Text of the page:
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 See also: Other Christmas Trivia; Christmas Advertising; Christmas Food Customs; Eggnog Riot; Holiday Recipes; Christmas Quotes; Holiday Articles

CHRISTMAS FOOD TRIVIA

Note: These fun Christmas facts and trivia are about the secular aspects of this day, and are not in any way intended to trivialize this important Christian Holy Day.

Christmas Food

For a few days around Christmas 2010, UK Burger King restaurants offered a 'Sprout Suprise Whopper'.  It was a classic Burger King Whopper with Brussels sprouts and Emmental cheese.

On Christmas Day in 2008 almost 39,000 copies of iFart, a flatulance simulation software app, were downloaded.

On Christmas eve or Christmas day 2006 in the Chicago suburb of Villa Park, thieves stole a semi tractor trailer filled with broccoli. It was valued at $50,000. 

Animal Cracker's were introduced at Christmastime in 1902. The carrying string on the box was designed so it could be hung on a Christmas Tree.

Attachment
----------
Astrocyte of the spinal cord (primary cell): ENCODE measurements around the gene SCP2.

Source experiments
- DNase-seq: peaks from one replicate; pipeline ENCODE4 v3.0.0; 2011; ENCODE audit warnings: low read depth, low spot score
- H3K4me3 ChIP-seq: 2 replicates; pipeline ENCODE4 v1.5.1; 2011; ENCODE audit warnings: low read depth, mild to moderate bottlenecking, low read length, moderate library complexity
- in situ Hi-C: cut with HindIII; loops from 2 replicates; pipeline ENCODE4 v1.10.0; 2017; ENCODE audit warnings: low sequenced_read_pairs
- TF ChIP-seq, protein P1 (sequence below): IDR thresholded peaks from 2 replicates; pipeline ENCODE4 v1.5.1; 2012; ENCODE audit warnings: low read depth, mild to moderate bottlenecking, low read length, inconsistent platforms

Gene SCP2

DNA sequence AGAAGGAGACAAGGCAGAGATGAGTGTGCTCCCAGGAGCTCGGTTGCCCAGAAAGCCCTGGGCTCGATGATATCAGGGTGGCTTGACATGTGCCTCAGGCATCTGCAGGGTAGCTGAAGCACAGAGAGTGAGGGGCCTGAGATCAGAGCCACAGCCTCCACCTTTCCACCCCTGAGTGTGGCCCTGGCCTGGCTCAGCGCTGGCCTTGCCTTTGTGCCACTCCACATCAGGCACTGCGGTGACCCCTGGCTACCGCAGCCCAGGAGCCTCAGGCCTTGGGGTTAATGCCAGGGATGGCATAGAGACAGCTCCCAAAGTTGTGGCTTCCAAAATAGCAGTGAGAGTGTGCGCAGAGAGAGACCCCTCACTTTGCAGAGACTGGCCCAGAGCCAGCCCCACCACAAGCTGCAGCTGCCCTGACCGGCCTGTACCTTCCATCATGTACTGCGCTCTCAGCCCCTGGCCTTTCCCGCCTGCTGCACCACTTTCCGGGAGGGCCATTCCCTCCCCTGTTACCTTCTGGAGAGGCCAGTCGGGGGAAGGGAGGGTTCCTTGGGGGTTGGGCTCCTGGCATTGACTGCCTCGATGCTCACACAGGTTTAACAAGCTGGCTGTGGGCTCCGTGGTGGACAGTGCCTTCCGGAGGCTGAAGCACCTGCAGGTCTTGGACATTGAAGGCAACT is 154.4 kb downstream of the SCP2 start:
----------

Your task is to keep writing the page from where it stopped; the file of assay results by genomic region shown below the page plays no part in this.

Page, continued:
George I of England tasted his first Christmas pudding in 1714. It included 5 pounds of suet and 1 pound of plums.

In 1769 the crew of Captain Cook's 'Endeavour' celebrated Christmas in the Pacific with a goose pie and "all hands as drunk as our forefathers used to be upon like occasion."

The candy cane supposedly originated in 1670 when the choirmaster of Cologne Cathedral had candies made in the shape of a shepherd's crook. He distributed them to childred attending the church's creche scene to encourage them to silence.
Today more than 1.75 million candy canes are made each year for the Christmas season.